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The GOP has put a hold on a Senate resolution honoring Bruce Springsteen and "Born to Run."

Bruce Springsteen Honor Falls Victim to the Culture of Malice

Malice. It’s been poisoning the air in Washington since George Bush took office. Some more virulent examples of it occurred last week with the attacks on Rep. John Murtha. Yet last week also offered insight into the level of pettiness to which Republican leadership will stoop in their malice for and hostility toward anyone who might dare think differently or disagree with the president.

The US Senate leadership Friday refused to bring to the floor a resolution, introduced by Democratic Sens. Frank Lautenberg and Jon Corzine of New Jersey, honoring Bruce Springsteen’s career and the 30th anniversary of the release of his classic album Born to Run. Some reports indicated that “an unidentified GOP senator” put a hold on the resolution, effectively blocking it indefinitely, but that Senate Republican Leader Bill Frist’s office indicated the Senate may try to get to it after Thanksgiving.

It appears the GOP and its leadership can’t forgive Springsteen for his significant role in last year’s Vote for Change tour and for speaking his mind during the presidential campaign. God forbid an American artist actually exercise his or her right to freedom of speech or freedom of association.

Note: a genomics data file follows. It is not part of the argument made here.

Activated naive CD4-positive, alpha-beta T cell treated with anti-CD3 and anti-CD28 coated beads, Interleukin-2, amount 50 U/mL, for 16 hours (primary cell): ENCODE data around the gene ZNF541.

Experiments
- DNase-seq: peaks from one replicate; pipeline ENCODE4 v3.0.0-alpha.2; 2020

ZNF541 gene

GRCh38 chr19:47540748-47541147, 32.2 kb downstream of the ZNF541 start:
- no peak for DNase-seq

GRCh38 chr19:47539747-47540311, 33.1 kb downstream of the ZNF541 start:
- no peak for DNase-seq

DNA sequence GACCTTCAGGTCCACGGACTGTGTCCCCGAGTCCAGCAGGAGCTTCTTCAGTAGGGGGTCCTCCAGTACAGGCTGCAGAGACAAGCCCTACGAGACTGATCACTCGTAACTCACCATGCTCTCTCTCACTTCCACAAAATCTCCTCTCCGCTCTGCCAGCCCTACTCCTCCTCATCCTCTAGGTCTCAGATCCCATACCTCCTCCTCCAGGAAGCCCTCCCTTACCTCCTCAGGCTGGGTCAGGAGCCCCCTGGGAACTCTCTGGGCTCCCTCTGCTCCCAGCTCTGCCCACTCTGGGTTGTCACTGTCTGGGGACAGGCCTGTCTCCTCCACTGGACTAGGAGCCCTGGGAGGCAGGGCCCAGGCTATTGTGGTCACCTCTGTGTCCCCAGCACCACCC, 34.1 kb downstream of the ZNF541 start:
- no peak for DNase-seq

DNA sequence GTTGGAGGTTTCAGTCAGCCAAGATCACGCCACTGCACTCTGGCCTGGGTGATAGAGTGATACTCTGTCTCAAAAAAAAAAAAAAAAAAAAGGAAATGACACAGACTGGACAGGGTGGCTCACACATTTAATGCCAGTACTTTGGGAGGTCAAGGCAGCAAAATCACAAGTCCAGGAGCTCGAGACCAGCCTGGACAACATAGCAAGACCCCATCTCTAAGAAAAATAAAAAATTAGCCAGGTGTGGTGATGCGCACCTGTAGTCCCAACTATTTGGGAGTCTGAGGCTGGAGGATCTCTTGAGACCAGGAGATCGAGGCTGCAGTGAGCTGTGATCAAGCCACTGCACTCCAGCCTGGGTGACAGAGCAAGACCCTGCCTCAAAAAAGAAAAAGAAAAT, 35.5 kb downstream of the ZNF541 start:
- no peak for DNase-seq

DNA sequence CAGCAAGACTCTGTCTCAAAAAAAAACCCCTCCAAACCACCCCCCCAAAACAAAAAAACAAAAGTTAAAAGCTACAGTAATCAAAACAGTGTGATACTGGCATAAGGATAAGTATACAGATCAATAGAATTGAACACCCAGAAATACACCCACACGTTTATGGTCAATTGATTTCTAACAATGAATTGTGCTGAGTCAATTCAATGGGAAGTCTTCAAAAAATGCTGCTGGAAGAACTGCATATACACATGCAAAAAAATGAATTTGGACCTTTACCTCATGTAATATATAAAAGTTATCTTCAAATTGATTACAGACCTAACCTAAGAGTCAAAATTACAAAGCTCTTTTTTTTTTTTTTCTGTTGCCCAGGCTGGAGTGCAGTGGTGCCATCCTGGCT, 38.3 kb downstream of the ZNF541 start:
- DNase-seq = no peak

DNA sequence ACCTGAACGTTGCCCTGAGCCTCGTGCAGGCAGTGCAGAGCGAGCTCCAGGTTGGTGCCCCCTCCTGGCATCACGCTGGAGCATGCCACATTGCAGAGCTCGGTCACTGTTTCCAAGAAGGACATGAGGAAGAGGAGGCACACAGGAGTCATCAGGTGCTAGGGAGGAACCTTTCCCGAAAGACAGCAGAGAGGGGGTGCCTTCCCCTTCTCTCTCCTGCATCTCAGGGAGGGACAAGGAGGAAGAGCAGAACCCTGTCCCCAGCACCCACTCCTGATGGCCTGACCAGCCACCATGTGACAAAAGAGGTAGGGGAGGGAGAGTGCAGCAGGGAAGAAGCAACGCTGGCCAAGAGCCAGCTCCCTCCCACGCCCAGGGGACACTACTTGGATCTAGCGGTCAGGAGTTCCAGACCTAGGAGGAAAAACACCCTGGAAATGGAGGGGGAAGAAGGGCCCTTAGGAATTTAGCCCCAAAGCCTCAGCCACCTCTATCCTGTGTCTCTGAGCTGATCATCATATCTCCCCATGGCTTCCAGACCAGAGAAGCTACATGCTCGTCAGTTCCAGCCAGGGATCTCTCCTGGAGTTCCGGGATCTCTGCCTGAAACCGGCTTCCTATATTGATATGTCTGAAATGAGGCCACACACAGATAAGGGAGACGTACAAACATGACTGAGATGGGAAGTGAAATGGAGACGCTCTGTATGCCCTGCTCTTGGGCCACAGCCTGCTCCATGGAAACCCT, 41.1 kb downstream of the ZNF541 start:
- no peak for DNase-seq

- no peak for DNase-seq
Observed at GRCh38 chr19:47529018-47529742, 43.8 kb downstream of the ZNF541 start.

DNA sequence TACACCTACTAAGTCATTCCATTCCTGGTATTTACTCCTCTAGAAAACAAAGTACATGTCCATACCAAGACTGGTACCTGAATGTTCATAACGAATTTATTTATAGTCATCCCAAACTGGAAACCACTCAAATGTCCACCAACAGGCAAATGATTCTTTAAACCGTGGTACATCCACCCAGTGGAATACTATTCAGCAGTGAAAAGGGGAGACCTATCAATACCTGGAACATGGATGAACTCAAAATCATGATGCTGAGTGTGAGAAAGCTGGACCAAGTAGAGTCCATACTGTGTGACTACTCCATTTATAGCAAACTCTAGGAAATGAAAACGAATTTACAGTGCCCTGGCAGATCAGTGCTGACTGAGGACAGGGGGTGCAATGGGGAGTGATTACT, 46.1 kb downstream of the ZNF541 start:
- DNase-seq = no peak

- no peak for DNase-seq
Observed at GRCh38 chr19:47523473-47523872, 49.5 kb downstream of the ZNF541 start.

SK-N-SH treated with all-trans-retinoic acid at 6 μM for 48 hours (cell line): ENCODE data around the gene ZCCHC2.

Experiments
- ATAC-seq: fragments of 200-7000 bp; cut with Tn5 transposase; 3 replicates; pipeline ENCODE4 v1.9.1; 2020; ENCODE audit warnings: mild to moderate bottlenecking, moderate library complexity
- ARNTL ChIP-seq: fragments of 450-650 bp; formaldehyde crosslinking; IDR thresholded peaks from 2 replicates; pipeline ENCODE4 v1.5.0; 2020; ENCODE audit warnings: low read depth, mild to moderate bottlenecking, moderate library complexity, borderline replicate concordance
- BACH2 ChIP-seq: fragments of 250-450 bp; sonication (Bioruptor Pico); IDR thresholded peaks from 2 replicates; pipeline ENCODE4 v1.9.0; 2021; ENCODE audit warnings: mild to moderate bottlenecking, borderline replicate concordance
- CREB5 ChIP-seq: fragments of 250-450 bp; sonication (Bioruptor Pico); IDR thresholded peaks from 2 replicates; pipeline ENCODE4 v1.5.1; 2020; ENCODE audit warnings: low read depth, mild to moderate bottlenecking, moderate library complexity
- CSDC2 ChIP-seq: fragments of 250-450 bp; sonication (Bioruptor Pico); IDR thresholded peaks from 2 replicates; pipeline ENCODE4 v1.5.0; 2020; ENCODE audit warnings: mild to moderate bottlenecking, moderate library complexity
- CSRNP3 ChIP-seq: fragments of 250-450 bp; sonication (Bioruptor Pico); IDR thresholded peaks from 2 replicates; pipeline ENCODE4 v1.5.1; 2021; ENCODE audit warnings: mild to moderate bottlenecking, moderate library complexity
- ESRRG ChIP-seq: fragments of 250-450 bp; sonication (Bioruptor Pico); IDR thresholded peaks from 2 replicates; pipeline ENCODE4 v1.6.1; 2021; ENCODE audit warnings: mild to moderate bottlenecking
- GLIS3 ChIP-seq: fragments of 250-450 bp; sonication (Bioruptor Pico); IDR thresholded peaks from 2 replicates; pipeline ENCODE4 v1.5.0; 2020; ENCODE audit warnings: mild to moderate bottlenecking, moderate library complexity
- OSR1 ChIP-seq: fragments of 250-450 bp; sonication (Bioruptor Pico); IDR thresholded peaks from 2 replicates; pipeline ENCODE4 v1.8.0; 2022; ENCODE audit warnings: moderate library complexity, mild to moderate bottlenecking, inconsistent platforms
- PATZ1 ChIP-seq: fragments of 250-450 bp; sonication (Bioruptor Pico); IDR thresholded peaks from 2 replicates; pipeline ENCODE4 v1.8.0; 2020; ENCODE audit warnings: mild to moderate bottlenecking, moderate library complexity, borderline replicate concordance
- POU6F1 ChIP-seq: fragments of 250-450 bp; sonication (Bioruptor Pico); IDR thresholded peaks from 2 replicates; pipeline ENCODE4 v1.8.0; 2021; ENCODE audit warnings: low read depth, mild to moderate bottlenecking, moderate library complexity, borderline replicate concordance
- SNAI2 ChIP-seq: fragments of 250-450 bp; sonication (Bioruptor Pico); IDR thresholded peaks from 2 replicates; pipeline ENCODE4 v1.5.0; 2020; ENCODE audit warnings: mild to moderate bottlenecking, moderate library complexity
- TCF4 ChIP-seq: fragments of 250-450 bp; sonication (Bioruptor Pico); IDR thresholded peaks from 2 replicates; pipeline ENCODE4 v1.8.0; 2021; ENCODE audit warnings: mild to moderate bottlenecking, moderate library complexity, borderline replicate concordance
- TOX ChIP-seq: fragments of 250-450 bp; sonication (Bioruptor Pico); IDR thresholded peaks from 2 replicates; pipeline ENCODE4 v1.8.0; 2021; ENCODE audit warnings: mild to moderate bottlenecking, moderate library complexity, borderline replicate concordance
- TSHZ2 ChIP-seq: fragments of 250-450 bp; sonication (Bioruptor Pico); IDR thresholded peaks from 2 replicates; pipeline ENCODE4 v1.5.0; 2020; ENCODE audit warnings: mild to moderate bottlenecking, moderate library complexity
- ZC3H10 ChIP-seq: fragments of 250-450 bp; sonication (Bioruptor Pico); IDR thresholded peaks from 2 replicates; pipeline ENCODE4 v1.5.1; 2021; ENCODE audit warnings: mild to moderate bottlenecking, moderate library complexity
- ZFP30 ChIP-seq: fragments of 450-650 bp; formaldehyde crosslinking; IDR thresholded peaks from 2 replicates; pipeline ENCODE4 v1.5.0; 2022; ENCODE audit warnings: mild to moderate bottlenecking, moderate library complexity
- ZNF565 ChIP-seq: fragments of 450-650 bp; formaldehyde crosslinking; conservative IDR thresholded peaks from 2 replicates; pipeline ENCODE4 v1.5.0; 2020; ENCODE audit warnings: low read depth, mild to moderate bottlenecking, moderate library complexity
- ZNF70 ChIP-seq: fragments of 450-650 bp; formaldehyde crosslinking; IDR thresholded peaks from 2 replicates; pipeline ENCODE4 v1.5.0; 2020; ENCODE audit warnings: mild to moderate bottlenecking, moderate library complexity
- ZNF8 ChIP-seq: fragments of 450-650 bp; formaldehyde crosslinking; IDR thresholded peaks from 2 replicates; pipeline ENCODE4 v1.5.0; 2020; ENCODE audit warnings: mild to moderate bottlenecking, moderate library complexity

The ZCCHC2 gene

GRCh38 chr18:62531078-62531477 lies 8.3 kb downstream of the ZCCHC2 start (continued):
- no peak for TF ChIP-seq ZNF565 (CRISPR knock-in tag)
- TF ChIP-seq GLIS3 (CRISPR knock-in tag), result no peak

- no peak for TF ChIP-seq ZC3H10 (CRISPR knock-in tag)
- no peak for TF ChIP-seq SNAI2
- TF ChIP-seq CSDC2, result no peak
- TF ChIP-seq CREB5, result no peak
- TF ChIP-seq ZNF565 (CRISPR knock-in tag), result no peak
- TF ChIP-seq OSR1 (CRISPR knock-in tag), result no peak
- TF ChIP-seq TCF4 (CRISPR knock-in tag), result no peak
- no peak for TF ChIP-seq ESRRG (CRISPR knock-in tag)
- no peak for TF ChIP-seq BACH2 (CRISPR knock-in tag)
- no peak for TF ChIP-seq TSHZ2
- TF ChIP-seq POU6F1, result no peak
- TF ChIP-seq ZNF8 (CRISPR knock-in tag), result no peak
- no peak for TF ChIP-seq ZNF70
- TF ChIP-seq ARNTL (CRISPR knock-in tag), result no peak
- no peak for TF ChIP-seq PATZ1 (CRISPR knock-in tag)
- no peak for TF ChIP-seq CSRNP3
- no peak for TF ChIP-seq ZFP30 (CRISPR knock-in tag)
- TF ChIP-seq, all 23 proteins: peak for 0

In the scheme of things, this is a minor and essentially irrelevant deal — except for what it reveals about the mindset of the national GOP. Dozens of such resolutions are approved each year and, as Lautenberg’s office said, usually by unanimous consent. Already this year the Senate has passed such similarly momentous measures as Frist’s own resolution commending a college women’s basketball coach in his home state “for three decades of excellence as a proven leader, motivated teacher, and established champion.”

Evidently, she never said anything bad about Bush, so her resolution could get on the calendar.

First posted at A Progressive on the Prairie.

About Tim Gebhart

After 30 years of practicing law to provide shelter for his family, books and dogs. Tim Gebhart is now perfecting the art of doing little more than reading, writing and sleeping.

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